Putin foe freed after less than a day amid outcry over jailing
A Russian court has freed charismatic opposition leader Alexei Navalny from custody – less than 24 hours after he was convicted of embezzlement.
The surprise release was attributed by many to protests over a five-year prison sentence seen by supporters as a blatantly political attempt to silence a Kremlin foe.
In an unusual move, prosecutors requested that the Moscow mayoral candidate be let go pending appeal so he could participate in the race in winter.
The sudden about-face could reflect possible confusion in the Kremlin about how to handle the case of President Vladimir Putin's No 1 enemy.
Several thousand people noisily took over the streets outside the Kremlin after Thursday's verdict, braving the threat of arrest and heavy fines.
The prosecutors' decision was seen as an attempt to soothe unexpected public anger and lend legitimacy to a vote widely expected to be won by a Kremlin-backed incumbent.
The popular blogger, who has exposed high-level corruption and mocked the Kremlin, would not immediately say if he would stay in the race.
After the decision, he hugged his wife and thanked the supporters who had protested his conviction on Manezhnaya Square next to the Kremlin, clapping hands and chanting "Freedom!" and "Putin is a thief!".
He said his release was a result of the protests. He claimed his conviction and sentence "had been vetted by the presidential administration".
Judge Ignatiy Embasinov supported the release, saying that Navalny's incarceration would "prevent him from exercising his rights of being elected", to cheers from Navalny's supporters.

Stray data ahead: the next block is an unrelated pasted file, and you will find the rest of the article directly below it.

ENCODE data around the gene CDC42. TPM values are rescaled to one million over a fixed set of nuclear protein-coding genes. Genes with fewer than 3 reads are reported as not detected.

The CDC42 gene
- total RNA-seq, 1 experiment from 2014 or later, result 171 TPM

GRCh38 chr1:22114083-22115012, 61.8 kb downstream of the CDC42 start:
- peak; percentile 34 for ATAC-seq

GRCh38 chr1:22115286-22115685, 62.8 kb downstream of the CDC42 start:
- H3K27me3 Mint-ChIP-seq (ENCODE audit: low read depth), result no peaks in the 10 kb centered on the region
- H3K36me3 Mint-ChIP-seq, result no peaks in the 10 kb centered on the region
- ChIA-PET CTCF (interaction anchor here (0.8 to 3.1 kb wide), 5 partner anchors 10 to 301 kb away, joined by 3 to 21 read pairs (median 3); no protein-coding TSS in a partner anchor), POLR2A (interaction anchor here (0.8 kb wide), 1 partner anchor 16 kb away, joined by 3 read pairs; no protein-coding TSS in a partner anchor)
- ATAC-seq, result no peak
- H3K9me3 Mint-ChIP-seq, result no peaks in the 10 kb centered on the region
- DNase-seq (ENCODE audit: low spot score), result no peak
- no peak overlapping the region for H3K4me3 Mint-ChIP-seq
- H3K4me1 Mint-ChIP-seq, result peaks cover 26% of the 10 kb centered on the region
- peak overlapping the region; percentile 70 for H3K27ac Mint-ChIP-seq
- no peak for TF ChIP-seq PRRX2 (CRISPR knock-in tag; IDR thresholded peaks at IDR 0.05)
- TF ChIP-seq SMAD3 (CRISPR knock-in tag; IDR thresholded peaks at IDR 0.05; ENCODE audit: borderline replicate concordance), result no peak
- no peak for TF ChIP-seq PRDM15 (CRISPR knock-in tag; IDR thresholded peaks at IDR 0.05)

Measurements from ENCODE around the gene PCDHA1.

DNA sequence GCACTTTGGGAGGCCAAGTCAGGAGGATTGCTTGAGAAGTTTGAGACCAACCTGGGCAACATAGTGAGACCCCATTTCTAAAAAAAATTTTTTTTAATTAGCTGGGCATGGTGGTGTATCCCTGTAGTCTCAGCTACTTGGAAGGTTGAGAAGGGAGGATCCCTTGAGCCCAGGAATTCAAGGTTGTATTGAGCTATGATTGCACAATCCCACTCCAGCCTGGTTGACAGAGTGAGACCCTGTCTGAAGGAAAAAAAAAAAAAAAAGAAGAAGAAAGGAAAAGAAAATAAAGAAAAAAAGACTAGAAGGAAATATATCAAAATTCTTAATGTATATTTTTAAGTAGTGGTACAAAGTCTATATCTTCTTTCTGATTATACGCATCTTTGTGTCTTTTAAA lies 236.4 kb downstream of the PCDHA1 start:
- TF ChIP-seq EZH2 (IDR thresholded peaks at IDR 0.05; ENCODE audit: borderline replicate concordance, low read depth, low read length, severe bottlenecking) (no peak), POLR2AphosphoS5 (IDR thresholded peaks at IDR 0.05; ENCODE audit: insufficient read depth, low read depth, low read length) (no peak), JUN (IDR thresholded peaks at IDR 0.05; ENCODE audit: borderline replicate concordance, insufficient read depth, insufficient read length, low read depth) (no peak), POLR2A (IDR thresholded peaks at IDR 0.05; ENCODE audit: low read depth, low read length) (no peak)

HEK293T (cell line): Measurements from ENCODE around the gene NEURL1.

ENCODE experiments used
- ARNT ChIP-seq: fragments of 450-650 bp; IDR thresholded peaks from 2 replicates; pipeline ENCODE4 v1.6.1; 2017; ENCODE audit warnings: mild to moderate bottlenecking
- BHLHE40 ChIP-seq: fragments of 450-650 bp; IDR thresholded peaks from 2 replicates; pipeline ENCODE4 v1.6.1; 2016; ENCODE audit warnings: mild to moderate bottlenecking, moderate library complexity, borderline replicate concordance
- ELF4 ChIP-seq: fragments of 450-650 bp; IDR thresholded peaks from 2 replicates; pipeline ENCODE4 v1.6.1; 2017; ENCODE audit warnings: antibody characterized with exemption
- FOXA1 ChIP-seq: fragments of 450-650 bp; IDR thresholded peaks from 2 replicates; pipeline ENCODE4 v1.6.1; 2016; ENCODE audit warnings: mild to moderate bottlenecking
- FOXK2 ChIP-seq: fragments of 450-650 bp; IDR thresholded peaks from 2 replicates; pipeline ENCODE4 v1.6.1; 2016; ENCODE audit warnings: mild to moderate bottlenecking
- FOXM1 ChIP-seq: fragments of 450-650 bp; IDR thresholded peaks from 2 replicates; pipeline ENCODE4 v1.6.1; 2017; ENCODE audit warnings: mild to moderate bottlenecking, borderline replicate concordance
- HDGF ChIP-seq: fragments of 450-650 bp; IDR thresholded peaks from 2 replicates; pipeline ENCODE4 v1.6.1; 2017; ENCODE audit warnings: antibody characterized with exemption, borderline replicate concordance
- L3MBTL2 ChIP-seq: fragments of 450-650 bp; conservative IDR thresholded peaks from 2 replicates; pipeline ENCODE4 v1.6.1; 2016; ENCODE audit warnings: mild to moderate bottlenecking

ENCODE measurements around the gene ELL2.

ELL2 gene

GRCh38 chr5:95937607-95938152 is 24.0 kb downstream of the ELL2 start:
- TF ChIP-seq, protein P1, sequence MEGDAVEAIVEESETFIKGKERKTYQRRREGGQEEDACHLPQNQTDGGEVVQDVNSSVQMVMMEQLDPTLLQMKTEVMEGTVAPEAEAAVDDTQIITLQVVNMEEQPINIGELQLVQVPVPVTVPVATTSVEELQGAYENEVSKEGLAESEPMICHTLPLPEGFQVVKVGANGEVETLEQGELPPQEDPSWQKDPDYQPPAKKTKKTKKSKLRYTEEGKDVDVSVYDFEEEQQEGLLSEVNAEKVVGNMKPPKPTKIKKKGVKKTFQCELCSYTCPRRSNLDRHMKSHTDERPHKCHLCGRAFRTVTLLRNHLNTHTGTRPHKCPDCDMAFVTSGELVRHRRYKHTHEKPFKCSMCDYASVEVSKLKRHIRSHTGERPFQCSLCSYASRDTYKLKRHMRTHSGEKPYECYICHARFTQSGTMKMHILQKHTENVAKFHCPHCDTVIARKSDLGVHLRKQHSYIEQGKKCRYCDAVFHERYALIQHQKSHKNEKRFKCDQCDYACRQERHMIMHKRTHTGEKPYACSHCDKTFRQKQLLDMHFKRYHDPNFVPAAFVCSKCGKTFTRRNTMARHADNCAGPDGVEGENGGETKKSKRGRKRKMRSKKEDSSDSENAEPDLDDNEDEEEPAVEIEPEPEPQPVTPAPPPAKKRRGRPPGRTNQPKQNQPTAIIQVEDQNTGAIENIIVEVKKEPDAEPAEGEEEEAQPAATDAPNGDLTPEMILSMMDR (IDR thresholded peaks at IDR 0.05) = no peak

The release comes with the condition that Navalny not travel outside Moscow and extends until appeals of his conviction are completed.
Navalny's lawyer described the decision as unprecedented.
Navalny said it's "impossible to predict" whether yesterday's decision could raise the chances of his acquittal on appeal.
"I'm not some kitten or a puppy that can be thrown out of election, say, 'you're not running' and later say 'yes, let's get him back in'. I will get back to Moscow and we will talk it over with my election headquarters," he said.
Presentation of the appeal and the decision by the court for the Kirov region took little more than an hour, a sharp contrast to the droning three-hour verdict reading and sentencing in a lower court the previous day.
That harsh ruling provoked immediate anger. The US and EU both criticised the ruling within hours, arguing that the case appeared to be politically motivated.
Navalny rose to prominence during a series of massive protests against Mr Putin's re-election to a third presidential term in March 2012.
He first earned notice by blogging about his investigations into corruption at state-owned companies.
Sentencing Navalny was the latest move in a multipronged crackdown on dissent that followed Mr Putin's inauguration, including arrests of opposition activists and repressive legislation that sharply increased fines for participants in unsanctioned protests and imposed tough new restrictions on non-government organisations.
The charges dated back a few years when he worked as an unpaid adviser to the provincial governor in Kirov.
Prosecutors said he was part of a group that embezzled 16 million rubles (€375,000) of timber from state-owned company Kirovles.